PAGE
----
Contributed by: Marc Pollack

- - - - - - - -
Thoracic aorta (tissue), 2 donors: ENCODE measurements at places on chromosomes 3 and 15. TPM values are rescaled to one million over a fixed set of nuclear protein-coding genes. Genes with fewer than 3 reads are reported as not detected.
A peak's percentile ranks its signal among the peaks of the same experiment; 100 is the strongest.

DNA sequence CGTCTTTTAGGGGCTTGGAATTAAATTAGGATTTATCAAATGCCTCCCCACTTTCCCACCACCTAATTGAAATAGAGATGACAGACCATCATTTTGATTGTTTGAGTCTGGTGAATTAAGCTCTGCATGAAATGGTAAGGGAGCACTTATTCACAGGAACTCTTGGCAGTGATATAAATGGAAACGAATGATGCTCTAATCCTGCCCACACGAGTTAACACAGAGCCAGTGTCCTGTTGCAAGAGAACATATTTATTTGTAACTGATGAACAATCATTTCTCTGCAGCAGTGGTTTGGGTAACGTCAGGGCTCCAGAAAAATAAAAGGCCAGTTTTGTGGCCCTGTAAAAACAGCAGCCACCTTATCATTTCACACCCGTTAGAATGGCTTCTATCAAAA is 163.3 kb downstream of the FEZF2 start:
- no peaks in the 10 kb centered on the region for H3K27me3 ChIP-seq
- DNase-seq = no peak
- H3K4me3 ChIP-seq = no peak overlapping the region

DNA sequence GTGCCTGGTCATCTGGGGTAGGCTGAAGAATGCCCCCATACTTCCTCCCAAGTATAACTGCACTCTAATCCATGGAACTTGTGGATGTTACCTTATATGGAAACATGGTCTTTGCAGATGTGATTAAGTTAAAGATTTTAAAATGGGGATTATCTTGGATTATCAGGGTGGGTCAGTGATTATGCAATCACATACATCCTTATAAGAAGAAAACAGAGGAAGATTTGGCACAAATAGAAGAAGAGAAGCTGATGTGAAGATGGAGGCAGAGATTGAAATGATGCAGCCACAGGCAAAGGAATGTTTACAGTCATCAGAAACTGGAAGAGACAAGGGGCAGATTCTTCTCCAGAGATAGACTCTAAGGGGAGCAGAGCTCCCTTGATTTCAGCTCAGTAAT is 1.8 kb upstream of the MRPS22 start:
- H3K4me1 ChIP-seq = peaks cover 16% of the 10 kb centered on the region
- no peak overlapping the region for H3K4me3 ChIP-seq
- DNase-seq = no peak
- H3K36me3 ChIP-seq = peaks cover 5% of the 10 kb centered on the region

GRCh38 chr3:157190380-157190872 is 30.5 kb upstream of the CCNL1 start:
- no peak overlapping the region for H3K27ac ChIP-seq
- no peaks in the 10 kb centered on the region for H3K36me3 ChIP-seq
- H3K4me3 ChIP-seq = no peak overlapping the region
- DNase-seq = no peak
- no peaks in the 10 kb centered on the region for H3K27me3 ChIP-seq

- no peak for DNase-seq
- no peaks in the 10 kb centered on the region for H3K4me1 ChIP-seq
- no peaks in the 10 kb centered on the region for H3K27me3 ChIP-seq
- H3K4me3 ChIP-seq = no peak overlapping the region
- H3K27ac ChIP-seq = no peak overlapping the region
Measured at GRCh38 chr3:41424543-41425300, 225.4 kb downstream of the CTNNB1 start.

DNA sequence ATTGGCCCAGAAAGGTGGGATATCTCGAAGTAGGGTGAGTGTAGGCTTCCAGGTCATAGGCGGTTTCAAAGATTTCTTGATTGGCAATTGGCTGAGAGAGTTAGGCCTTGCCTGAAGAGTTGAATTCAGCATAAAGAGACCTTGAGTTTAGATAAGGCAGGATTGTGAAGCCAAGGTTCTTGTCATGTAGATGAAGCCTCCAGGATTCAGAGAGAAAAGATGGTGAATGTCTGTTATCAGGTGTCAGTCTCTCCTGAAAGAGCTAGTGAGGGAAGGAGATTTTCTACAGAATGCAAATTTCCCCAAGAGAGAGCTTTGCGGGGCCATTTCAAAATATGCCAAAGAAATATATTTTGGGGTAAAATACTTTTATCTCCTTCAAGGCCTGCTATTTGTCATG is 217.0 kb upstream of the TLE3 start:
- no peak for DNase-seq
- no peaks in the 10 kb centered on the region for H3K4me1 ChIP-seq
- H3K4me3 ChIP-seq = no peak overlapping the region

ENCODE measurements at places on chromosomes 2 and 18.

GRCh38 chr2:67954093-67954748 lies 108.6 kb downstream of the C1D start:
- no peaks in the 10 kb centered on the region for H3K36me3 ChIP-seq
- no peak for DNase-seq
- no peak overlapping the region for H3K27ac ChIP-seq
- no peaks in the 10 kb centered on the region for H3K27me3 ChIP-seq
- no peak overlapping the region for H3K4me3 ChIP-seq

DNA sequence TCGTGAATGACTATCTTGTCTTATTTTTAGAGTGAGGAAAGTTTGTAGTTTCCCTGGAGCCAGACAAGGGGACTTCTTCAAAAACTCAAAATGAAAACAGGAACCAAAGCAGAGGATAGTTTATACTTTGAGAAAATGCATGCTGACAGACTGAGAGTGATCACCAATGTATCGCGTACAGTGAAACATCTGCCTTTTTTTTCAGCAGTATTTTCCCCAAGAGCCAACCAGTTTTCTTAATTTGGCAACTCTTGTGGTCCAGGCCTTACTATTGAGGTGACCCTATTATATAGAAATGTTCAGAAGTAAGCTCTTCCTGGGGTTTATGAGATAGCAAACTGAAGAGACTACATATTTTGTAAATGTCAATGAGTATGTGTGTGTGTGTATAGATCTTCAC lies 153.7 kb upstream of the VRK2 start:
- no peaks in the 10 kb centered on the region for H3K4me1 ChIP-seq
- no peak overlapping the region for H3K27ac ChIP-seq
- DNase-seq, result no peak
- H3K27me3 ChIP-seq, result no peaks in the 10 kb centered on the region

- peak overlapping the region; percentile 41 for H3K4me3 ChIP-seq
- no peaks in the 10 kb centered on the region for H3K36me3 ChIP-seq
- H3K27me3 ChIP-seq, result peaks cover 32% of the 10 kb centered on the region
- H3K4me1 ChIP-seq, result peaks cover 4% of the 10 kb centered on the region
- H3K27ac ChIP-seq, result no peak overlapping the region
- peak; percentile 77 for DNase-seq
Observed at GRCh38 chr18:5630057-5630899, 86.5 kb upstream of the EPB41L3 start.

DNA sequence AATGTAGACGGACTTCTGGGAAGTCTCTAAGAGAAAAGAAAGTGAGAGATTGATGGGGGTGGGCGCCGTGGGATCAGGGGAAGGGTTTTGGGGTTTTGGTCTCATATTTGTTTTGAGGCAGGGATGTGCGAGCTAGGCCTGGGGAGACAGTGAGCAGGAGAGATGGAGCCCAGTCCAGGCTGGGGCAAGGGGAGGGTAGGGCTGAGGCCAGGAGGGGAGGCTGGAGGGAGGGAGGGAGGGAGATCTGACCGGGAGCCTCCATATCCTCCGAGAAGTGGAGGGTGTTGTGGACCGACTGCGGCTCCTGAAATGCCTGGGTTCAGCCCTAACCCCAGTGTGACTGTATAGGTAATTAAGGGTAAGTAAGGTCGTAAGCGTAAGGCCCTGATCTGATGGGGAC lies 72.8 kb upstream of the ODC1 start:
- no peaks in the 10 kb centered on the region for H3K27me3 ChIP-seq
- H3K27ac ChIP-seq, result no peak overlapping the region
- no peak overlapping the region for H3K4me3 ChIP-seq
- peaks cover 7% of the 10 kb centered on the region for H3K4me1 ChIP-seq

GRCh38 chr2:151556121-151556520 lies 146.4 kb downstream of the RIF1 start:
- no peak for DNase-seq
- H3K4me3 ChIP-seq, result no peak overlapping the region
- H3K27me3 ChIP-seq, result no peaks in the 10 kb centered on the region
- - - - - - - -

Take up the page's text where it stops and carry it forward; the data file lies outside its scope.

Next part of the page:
When we consider the factors that affect a student’s motivation to participate and excel in a course, basic motivators are usually the first to come to mind. These usually focus on extrinsic methods like grading, as well as intrinsic factors like student interest, though the number of ways to engage students goes well beyond that. The value of both extrinsic and intrinsic factors seems intimately linked, particularly as they relate to building on a student’s stimulation and personal control within the classroom, both of which are necessary to draw in students that aren’t immediately interested with the material. Appealing to students with a given lesson can take a variety of forms, including showcasing novelty, utility, applicability, anticipation, and challenge. Motivating factors for engaging students both inside and outside the classroom generally require more effort on the part of the teaching staff, though the clarity and support provided by this effort makes a significant difference in student engagement. There will always be challenges to motivating students in the classroom, especially among students who care little about their grades, but a bit of extra effort to make teachers appear more approachable and challenge failure mentalities builds tremendously on a good lesson plan.